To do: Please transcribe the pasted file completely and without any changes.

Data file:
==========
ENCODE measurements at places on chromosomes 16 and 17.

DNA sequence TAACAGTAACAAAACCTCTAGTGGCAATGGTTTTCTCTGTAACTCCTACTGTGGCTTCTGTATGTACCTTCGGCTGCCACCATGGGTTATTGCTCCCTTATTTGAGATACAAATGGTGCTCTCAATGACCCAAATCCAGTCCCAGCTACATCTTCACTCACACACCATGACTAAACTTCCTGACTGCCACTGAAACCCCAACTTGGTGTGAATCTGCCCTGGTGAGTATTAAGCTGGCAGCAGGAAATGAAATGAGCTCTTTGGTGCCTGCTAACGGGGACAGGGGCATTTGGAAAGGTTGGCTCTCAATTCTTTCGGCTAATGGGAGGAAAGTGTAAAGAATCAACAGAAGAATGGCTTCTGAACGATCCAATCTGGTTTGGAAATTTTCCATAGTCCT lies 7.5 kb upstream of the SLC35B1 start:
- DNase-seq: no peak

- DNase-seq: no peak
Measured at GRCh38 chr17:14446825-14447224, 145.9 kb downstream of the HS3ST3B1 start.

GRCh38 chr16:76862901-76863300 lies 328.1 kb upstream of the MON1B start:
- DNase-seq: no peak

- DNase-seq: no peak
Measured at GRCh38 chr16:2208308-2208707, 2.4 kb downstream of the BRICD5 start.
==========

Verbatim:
ENCODE measurements at places on chromosomes 16 and 17.

DNA sequence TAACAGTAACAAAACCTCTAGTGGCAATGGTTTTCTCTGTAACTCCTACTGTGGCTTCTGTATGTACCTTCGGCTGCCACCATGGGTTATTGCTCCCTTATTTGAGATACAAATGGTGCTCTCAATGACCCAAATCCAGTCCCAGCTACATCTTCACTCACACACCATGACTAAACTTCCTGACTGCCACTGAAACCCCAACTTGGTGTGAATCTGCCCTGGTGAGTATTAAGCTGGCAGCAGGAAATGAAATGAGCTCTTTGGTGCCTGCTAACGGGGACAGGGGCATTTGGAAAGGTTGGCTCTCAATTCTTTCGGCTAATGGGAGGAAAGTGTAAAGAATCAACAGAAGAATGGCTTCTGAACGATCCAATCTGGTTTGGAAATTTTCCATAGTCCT lies 7.5 kb upstream of the SLC35B1 start:
- DNase-seq: no peak

- DNase-seq: no peak
Measured at GRCh38 chr17:14446825-14447224, 145.9 kb downstream of the HS3ST3B1 start.

GRCh38 chr16:76862901-76863300 lies 328.1 kb upstream of the MON1B start:
- DNase-seq: no peak

- DNase-seq: no peak
Measured at GRCh38 chr16:2208308-2208707, 2.4 kb downstream of the BRICD5 start.